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As you might know Thread class has IsAlive property. It is false if the thread method returned or the thread was aborted. So I have an issue with this:

I have a windows service that starts several tasks in different threads. It permanently checks IsAlive property of the threads and if it is false - recreates a task:

    foreach (var worker in _workers)
        _threads.Add(new Thread(worker.ProtectedRun));

    foreach (var thread in _threads)
        thread.Start();

    while (!EventWaitHandle.WaitOne(0))
    {
        for (var i = 0; i < _threads.Count; i++)
        {
            if (!_threads[i].IsAlive)
            {
                _threads[i] = new Thread(_workers[i].ProtectedRun);
                _threads[i].Start();
            }
        }

        EventWaitHandle.WaitOne(1000);
    }

But one of the tasks has Timer inside. In ProtectedRun method it starts timer and returns. After method is returned -> Thread's IsAlive property becomes false -> windows service starts thread again -> infinite loop :)

    public override void ProtectedRun()
    {
        _timer = new System.Timers.Timer(24 * 60 * 1000);
        _timer.Elapsed += OnTimedEvent;
        _timer.Enabled = true;
        _timer.Start();
    }

Do someone has an idea how to handle this situation? Maybe check thread status instead of IsAlive property?

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1  
If you don't check thread status/IsAlive, don't let threads terminate and don't recreate them, you cannot have any problems in those areas. Write thread code as loops - you need never struggle with thread status and create/terminate ever again. Try hard to concentrate on 'real app code', instead of thread micro-management, and your life will be so much easier :-) Do you really need a timer? Sleep(interval) is a pile easier and doesn't involve signals/execution from another pool thread running a timer. –  Martin James Jul 6 '12 at 11:45

2 Answers 2

up vote 3 down vote accepted

Well, you ahve a broken design, simply like that.

  1. You run tasks in threads and restart them when they are not alive anymore. GOod.

  2. You have a specific tasks ending immediately but queueing more work on a timer. Good.

Bad news is, though, that the one task and the testing under the first premise are nsimply not compatible.

Choices:

  • Rework the restart logic or

  • Keep the thread alive after starting the timer.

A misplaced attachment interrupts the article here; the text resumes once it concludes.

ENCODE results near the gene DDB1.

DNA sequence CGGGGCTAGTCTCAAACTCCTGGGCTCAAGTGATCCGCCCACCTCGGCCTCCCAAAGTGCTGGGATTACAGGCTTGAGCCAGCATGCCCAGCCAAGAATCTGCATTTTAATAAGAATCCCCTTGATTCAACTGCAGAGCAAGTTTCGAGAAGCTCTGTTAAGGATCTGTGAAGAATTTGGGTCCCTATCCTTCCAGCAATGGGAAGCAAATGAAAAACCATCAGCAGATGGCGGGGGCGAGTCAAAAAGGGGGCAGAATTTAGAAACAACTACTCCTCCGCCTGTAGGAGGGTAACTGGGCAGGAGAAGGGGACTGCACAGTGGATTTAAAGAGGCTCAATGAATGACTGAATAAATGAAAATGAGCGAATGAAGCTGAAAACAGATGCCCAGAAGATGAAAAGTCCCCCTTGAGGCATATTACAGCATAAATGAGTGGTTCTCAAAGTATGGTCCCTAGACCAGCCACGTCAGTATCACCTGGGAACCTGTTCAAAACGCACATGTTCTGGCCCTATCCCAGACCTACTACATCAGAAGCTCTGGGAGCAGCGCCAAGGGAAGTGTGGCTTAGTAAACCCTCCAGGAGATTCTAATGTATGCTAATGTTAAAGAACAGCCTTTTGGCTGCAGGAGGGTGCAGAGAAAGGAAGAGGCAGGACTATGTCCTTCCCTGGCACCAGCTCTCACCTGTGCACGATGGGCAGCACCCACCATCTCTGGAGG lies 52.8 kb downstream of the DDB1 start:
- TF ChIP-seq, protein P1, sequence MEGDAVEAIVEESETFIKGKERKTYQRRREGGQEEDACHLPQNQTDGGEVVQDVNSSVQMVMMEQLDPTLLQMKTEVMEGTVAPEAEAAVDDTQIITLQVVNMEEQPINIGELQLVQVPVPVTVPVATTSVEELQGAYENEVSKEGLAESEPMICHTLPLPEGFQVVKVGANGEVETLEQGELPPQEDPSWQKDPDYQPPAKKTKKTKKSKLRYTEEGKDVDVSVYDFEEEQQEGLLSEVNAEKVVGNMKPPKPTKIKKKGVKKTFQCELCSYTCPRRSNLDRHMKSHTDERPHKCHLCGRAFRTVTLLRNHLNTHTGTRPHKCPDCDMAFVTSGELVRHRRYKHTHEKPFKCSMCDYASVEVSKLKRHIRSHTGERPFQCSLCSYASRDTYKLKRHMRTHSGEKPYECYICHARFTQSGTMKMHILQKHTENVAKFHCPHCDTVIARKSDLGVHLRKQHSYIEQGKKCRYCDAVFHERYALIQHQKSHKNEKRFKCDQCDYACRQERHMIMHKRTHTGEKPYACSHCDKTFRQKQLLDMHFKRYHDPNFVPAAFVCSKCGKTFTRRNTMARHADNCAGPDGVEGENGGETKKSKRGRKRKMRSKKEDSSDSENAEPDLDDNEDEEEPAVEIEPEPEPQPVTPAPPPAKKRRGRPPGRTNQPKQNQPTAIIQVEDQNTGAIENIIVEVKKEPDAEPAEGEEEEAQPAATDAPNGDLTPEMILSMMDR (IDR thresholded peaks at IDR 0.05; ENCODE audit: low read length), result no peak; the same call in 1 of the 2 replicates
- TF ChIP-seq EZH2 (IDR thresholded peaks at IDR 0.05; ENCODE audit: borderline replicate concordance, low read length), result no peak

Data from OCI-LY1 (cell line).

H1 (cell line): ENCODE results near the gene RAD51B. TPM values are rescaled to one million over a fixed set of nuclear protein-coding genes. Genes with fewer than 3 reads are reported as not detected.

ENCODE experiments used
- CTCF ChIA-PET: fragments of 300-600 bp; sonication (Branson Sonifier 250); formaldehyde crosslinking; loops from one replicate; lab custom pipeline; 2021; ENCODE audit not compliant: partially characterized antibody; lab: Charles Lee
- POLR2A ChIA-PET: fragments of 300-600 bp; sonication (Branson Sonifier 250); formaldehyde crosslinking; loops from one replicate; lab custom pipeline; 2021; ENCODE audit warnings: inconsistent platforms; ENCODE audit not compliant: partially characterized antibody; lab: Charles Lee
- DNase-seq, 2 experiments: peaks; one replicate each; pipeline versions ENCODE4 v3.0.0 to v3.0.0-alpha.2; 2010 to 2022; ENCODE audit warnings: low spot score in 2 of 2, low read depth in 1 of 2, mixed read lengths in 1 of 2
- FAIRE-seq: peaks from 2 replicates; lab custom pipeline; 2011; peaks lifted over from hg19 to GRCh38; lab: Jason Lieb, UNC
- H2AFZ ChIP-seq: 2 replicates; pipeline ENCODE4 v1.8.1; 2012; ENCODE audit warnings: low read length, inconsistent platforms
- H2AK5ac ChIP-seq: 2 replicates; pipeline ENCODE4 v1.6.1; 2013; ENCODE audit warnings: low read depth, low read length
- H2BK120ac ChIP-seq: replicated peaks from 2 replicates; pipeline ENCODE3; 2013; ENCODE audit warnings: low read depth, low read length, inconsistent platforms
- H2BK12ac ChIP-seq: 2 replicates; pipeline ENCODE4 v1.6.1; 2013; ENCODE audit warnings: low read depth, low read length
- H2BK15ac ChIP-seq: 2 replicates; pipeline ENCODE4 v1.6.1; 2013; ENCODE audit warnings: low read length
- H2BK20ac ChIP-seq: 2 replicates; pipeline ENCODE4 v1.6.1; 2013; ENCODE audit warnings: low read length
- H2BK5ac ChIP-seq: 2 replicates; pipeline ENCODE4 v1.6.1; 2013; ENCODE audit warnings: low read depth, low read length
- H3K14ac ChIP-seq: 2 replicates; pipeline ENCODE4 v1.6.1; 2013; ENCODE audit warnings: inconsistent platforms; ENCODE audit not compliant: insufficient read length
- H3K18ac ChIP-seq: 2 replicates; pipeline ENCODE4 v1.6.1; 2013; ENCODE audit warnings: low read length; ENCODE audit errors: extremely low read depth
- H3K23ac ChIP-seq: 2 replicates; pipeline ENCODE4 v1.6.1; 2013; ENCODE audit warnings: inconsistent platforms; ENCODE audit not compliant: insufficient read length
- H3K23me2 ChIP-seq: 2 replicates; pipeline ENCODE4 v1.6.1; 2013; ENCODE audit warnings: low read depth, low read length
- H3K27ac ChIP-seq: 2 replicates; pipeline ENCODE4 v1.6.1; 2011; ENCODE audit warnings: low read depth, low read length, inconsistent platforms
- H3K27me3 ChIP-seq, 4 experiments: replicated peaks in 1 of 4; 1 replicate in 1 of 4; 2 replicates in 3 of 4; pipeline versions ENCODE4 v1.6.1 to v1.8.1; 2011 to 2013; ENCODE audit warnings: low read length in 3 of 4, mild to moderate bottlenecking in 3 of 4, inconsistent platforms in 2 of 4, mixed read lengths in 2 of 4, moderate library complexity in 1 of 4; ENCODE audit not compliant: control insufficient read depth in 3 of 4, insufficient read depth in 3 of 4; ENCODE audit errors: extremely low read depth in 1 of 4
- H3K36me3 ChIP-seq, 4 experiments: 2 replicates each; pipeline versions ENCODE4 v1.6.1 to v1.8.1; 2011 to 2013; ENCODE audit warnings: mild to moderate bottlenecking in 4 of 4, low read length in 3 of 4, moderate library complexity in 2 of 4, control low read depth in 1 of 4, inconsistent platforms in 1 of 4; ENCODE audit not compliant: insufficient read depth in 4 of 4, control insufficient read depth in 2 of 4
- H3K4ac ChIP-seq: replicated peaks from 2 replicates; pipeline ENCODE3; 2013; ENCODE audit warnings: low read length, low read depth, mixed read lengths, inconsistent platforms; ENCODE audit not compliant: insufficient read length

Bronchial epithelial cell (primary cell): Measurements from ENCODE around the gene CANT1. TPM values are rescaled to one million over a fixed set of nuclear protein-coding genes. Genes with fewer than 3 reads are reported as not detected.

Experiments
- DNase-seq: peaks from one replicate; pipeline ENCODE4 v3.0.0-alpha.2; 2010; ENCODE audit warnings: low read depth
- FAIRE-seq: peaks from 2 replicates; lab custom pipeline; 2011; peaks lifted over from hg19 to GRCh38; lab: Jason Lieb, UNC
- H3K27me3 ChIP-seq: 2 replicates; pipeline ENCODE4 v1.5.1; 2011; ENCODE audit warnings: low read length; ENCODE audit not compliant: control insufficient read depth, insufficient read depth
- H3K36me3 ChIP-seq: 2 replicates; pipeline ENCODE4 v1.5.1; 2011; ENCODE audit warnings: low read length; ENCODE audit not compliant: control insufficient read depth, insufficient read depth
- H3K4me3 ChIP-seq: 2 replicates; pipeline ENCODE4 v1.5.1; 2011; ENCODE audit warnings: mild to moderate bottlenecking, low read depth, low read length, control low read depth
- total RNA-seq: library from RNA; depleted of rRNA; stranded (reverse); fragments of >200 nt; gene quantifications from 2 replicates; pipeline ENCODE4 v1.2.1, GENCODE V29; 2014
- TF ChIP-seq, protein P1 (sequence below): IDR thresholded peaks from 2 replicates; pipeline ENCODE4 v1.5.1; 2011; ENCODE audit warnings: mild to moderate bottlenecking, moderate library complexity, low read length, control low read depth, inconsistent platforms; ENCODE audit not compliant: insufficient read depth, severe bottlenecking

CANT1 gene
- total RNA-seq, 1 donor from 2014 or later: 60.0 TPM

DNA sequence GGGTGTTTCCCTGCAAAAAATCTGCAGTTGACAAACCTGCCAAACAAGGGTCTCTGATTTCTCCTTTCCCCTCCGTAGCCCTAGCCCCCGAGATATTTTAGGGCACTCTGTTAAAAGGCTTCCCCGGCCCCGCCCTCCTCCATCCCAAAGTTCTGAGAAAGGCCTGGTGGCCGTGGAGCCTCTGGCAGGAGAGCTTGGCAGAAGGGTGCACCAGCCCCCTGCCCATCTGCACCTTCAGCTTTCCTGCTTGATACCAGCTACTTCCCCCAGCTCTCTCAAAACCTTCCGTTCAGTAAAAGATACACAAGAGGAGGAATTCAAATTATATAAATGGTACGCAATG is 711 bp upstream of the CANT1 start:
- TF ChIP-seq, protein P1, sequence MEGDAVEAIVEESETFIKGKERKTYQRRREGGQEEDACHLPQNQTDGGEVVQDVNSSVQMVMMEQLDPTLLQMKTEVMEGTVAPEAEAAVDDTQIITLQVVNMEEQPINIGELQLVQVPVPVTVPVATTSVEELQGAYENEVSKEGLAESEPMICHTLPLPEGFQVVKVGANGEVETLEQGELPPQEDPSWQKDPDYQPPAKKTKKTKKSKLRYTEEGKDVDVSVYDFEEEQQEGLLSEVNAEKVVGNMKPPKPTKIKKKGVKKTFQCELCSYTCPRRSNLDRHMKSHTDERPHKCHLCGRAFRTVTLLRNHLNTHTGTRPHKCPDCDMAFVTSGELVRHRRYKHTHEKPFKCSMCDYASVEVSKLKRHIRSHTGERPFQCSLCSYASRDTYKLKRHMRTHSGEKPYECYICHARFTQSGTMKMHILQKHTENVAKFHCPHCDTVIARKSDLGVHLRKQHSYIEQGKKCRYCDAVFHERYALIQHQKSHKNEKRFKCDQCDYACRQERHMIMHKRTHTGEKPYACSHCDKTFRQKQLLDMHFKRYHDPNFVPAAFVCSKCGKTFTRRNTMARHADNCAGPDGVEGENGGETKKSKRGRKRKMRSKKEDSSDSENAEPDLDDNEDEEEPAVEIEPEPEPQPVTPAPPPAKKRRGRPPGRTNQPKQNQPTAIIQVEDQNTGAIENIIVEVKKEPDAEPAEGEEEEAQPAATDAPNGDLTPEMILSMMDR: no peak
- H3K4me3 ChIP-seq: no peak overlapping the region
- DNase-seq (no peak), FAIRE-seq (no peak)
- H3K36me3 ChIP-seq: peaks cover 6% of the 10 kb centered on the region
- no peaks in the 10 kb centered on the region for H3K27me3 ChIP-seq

• Rework it so that there is a specific TASK LEVEL (not thread level) status field to follow.

At the end, your one ProtectedRun method is not following the specifications it should by returning while having active work queued (via the timer).

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Thank you for the explanation and answer. I'll do some redesign work. –  Pavel Morshenyuk Jul 6 '12 at 11:41

What's happening is that your thread (the one with the timer) actually exits successfully. That's why IsAlive is false.

The code executed in your timer handler is not executed in the thread you created.

See the following example:

internal class Program
{
    private static void Main(string[] args)
    {
        Thread z = new Thread(new ParameterizedThreadStart(Test)) { Name = "My new thread !" };
        z.Start();

        Console.ReadKey();
    }

    private static void Test(object obj)
    {
        Console.WriteLine(string.Format("My name is: {0}, my ID is: {1}", Thread.CurrentThread.Name, Thread.CurrentThread.ManagedThreadId));

        var _timer = new System.Timers.Timer(1000);
        _timer.Elapsed += (sender, e) =>
            {
                Console.WriteLine(string.Format("[Timer] My name is: {0}, my ID is: {1}", Thread.CurrentThread.Name, Thread.CurrentThread.ManagedThreadId));
            };
        _timer.Enabled = true;
        _timer.Start();
    }
}

Result:

My name is: My new thread !, my ID is: 10
[Timer] My name is: , my ID is: 12
[Timer] My name is: , my ID is: 12
[Timer] My name is: , my ID is: 12

You have to rethink the design of your application. Are you sure you need to start a thread that spawns a timer in the first place?

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